Wednesday, July 18, 2007

"Blankness": On unselfconsciousness in narrative

"Acting naturally" is an odd phrase, no?

"Unselfconsciousness" in any sort of art, even that which purports to allow for chance, is an impossibility: at some point in the making, someone makes a choice that results in the eventual preservation of the whatever-it-is. It's that choice-making, I would argue, that is at the core of the making of Art. (Note: "choice-making" doesn't make something "good" art; it's simply the least common denominator for those objects which someone asks an audience to consider as Art.) That said, an artist can certainly seek to create the illusion of unselfconsciousness, via spontaneity, candidness, shaky camera shots, etc.

Or, in the case of Show Boat (the Edna Ferber novel, not the musicals or its film versions), what, in this post, I referred to as "blankness."

Randall and dd both mentioned this word in their comments on that post, for which I thank them:it caused me to think some more about that word and what it might mean within the larger context of ideas about the work of narratives. What follows is in part a response to them and in part a talking-things-out to myself.

Though most of Show Boat is set in the southern basin of the Mississippi River and is thus steeped not even in Southern culture so much as the more-ephemeral Southern atmosphere, I would argue that Show Boat is not directly concerned with "saying something" about the South. "The South" is scenery, a backdrop for the novel's real preoccupation, the telling of the story of Magnolia Ravenal née Hawks. Or, rather, it's intended (I think) that "The South" remain in the background, as background. Part of what I hope is at least implicit in my last post on the novel is that the Mississippi and, by extension, certain historical and cultural realities (not all of which are "Southern," by the way), intrude upon and are awkwardly ignored by the narrator. His/her ignoring those realities and, in the case of all the material about Magnolia's relationship with Julie, not reflecting on an event that gets an entire chapter to itself in the novel--that ignoring and absence of reflection seem especially odd to me in this novel--which does, after all pose as a biography.

It's that absence of reflection on the part of the main characters and the narrator that I meant when I used the word "blankness." Southern--and, by extension, U.S.--culture and history is, of course, not at all a blank, but you almost wouldn't know that from reading Show Boat--and that, of course, is Lauren Berlant's argument with regard to the stage and film versions that I referred to in that post.

It's that "almost" that I'm picking at here. The fantasy-world combination of the river and the show boat cannot forever keep out the Real World, as evidenced by the expulsion of Julie and Steve from the Cotton Blossom. Here, surely, the South is something much more than a setting--you'd think. But once that chapter ends, the narrative says nothing more about the incident; the narrator reports no one, not even Magnolia, musing on it. There is, of course, such a thing as characters being able to keep things from narrators--that's certainly true in this novel, in any event. But here, aside from the fleeting glimpse of Julie that Magnolia will have years later in Chicago, the novel is done with that. It's as though, in the world of this novel, even human suffering and injustice are also performances that, once they're done, can be packed away, with no further need to ponder them.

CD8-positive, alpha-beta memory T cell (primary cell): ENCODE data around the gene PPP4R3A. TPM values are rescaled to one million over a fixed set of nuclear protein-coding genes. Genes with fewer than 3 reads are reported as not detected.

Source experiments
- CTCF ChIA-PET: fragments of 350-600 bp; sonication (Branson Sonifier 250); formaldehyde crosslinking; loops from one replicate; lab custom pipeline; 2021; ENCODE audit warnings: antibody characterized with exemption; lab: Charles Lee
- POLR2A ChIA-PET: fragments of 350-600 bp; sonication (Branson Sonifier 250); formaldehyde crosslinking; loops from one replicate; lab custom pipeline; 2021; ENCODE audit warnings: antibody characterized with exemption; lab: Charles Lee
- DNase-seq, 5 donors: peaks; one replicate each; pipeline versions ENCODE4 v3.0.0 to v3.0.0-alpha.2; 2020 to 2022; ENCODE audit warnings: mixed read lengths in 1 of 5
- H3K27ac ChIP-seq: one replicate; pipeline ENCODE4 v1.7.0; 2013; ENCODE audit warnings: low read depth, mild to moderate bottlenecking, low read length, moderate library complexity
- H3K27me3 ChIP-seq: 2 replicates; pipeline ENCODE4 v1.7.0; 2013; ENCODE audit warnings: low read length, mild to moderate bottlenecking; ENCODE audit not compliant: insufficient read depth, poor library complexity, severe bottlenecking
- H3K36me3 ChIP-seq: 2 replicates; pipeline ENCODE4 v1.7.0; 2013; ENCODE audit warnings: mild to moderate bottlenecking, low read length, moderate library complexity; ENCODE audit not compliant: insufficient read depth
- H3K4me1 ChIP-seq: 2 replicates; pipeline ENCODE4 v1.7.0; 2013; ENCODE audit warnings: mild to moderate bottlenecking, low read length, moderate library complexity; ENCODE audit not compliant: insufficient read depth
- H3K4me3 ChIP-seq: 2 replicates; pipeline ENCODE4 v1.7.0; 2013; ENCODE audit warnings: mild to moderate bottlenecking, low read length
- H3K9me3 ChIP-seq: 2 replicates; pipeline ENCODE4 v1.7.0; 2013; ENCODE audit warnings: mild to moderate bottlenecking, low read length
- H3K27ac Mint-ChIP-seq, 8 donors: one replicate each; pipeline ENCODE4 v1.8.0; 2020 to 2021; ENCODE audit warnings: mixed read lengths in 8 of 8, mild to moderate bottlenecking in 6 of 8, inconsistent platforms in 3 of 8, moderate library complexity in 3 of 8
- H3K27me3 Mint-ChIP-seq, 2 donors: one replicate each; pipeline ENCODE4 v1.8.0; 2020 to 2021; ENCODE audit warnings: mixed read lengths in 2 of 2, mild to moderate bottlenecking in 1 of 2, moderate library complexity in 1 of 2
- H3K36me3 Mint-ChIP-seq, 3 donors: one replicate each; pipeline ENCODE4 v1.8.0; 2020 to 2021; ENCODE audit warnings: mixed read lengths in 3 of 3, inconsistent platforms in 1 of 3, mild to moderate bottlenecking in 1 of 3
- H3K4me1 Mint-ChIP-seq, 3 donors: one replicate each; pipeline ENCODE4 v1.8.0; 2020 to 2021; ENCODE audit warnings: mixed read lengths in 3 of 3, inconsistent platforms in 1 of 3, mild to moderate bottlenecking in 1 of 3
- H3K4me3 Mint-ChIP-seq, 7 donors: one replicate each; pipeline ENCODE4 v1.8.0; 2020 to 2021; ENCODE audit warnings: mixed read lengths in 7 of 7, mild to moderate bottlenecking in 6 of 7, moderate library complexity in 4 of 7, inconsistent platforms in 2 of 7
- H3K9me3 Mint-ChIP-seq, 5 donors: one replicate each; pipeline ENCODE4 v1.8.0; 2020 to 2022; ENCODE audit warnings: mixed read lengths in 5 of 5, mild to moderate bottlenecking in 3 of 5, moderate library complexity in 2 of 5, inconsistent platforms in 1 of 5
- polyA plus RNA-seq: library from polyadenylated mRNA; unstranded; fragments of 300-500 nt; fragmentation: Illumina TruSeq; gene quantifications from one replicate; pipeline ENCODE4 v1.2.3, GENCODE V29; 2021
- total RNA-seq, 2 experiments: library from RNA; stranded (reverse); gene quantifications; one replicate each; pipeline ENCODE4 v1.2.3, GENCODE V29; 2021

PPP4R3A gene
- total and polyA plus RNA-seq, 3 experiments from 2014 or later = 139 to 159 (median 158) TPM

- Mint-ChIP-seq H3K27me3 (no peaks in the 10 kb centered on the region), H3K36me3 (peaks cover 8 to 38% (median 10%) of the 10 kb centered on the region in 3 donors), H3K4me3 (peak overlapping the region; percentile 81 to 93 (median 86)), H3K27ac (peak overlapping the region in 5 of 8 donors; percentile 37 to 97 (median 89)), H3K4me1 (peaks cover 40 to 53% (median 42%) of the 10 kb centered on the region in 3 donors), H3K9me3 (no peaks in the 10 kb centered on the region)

What I want to do, then, is tease out what it is that the narrative and its characters seek to ignore--to make it seem a bit less blank, in other words. You lucky people, on down the road, will be treated to another post in which I'll claim that this blankness is in large measure intentional but that, like lots of psychologically-repressed stuff, we can find more than a little projection of certain anxieties in Show Boat.


R. Sherman said...


I had three paragraphs written and they disappeared.

I'm so ticked off, I'm going to have another beer.

Cheers, dammit.

P.S. I grew up about a quarter mile from the Mississippi and used to walk along the shore and shot bottles and stuff in the river.

It's interesting to me that that river in a sense "bleeds" our country. A map of the drainage basin looks like veins. I wonder if there's something in that analogy.

But because I lost my earlier comment, I'm too ticked to continue.

Cheers, again.


John B. said...

Well, shoot, Randall.

As for the Mississippi, I begin my introductory lectures on Huckleberry Finn by saying that if there's a geographical feature that can be said to be held in common by this nation, it's the Mississippi: it and its tributaries drain 21 of the 48 contiguous states. It's a powerful feature of our collective imagination.

Enjoy your beer(s).